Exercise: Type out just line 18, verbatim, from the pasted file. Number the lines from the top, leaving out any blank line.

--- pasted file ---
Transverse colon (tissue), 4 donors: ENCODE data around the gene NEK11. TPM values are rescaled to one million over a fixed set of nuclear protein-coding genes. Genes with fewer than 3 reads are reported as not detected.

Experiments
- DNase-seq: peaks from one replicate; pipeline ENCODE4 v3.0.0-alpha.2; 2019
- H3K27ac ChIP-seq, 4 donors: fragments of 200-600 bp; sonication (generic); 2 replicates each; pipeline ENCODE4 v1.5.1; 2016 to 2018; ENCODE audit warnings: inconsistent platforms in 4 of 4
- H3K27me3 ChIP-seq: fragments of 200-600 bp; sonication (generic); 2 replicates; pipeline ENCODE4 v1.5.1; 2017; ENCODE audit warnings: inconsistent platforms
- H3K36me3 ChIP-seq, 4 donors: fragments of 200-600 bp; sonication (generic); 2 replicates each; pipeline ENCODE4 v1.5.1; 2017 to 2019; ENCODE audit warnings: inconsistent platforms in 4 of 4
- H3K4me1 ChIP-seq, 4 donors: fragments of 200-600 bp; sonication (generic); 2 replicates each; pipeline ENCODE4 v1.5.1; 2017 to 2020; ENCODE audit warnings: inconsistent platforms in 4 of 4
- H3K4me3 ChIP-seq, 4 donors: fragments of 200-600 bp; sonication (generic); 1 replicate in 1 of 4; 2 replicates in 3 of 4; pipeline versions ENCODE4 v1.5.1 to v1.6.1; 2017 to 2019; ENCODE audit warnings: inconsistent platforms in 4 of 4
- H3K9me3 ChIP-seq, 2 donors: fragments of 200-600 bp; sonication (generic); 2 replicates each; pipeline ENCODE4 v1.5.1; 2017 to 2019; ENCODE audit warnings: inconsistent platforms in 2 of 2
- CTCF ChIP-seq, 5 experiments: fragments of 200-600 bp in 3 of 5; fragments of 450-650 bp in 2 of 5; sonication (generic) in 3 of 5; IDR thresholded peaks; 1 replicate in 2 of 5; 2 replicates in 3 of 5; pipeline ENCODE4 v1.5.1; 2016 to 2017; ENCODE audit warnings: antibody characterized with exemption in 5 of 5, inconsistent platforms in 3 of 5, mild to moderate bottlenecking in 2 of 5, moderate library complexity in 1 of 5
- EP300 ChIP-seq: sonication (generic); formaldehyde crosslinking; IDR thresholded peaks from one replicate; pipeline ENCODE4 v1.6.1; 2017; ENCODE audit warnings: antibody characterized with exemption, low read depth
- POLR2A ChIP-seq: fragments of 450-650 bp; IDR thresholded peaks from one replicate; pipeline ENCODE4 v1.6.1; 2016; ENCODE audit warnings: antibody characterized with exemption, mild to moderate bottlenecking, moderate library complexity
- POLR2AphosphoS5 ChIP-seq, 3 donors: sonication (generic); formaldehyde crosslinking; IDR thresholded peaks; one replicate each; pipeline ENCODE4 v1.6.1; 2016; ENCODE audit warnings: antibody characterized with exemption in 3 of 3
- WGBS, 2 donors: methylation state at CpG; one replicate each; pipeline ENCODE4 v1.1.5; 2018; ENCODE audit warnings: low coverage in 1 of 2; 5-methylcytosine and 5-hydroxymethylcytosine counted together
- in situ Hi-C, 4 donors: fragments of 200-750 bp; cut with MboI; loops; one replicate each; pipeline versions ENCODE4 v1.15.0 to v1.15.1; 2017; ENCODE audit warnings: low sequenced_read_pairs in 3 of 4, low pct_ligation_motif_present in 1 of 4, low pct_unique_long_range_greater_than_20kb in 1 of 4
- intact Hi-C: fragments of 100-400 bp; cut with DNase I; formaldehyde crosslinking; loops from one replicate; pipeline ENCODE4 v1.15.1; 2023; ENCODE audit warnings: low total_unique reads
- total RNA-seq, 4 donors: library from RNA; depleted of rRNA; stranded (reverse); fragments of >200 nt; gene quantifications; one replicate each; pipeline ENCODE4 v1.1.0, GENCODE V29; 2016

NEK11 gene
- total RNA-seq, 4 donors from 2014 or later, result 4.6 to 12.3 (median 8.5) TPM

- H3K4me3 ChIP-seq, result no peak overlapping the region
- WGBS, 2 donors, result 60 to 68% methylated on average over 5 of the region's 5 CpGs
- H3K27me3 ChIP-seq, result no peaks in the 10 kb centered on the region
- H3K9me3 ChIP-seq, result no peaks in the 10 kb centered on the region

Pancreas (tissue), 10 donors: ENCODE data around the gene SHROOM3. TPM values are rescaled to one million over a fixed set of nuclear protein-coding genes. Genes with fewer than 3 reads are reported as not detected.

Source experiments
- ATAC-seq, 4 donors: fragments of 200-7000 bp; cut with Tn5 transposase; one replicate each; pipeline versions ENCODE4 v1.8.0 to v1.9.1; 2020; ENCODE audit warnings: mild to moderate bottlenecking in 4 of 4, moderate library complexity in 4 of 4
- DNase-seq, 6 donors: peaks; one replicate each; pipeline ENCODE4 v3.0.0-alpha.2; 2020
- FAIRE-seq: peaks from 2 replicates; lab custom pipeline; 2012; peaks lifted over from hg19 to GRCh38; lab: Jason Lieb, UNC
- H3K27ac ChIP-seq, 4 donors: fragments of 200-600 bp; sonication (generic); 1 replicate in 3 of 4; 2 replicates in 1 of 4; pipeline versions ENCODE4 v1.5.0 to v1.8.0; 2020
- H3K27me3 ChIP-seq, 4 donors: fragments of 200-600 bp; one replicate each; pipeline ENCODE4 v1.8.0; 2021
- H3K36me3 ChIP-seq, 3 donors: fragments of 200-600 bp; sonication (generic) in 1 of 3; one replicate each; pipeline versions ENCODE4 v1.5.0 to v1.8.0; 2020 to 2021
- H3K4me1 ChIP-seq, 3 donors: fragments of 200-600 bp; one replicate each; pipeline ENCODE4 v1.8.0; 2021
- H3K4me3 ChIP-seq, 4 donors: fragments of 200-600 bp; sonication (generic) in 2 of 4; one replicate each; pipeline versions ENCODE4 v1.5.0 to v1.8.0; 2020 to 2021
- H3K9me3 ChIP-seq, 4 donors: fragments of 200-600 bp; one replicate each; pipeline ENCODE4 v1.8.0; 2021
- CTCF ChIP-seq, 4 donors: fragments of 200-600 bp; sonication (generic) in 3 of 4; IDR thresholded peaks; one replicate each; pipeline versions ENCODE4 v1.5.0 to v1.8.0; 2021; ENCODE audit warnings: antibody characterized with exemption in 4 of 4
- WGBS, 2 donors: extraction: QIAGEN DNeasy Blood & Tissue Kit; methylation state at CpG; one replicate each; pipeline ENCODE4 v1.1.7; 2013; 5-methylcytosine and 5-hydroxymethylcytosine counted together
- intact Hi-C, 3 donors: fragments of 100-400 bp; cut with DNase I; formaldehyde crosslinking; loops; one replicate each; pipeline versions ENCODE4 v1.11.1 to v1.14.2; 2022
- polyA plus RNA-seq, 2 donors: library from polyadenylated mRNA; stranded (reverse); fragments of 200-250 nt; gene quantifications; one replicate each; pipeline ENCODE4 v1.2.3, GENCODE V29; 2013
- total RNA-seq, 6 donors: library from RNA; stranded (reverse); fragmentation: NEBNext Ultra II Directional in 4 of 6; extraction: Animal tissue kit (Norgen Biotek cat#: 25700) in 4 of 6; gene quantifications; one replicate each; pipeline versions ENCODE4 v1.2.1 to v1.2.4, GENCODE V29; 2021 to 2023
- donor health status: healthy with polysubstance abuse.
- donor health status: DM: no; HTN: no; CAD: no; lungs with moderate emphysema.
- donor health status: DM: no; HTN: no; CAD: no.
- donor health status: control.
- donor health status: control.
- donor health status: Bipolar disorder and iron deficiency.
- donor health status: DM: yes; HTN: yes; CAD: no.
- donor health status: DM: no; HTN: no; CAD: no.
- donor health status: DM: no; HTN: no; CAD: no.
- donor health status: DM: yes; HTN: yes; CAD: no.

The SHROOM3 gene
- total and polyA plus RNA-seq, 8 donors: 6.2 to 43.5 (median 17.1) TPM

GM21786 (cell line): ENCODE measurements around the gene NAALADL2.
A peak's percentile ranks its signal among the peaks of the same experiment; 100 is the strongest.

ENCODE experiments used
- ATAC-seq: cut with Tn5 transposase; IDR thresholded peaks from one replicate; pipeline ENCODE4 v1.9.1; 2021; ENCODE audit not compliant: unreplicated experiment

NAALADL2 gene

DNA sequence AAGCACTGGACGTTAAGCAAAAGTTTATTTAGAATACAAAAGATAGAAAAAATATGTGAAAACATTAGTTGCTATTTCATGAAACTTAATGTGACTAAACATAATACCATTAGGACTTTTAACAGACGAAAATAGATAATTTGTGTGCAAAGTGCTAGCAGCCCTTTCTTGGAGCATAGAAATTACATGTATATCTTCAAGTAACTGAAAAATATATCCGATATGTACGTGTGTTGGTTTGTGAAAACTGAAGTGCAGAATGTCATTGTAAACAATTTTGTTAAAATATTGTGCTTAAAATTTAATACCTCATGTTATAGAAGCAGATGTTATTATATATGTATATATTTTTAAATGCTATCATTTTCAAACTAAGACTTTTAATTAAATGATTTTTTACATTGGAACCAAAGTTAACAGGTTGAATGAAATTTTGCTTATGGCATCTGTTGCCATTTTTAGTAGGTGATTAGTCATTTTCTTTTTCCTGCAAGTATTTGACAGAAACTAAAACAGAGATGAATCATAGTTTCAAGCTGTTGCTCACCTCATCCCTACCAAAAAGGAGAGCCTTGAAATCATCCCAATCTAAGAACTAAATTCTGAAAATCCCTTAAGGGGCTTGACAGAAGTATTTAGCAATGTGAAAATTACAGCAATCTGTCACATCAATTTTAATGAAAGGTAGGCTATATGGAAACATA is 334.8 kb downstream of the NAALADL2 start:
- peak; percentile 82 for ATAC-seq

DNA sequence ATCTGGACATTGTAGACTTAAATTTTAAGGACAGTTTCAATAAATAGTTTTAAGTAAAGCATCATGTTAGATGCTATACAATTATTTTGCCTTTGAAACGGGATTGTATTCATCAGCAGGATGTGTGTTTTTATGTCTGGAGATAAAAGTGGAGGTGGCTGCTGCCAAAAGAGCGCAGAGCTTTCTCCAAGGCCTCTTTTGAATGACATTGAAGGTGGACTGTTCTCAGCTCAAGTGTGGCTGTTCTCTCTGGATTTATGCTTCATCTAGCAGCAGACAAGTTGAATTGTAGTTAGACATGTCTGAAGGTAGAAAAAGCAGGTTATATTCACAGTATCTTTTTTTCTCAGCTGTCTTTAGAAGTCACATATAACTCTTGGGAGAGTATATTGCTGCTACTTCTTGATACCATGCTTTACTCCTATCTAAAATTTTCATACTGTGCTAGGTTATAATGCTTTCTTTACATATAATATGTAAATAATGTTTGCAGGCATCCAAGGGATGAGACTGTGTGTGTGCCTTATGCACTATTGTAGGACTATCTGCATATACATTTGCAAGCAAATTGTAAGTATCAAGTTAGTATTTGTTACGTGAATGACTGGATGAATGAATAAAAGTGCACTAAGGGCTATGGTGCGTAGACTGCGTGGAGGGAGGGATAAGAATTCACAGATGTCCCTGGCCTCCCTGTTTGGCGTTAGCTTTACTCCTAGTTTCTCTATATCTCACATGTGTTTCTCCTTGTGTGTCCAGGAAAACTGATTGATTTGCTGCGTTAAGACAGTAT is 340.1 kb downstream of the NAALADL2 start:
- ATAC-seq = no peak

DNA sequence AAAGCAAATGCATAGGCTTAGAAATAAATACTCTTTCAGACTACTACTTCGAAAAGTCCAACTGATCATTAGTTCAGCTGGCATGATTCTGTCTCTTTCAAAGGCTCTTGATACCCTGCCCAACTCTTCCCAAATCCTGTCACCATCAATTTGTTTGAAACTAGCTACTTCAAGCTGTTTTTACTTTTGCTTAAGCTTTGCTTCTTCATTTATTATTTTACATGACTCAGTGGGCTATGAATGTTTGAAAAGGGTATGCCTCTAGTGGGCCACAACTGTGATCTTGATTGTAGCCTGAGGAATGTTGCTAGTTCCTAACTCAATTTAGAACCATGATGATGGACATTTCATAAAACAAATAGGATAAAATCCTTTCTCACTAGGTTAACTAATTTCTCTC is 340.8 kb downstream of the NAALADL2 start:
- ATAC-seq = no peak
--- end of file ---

NEK11 gene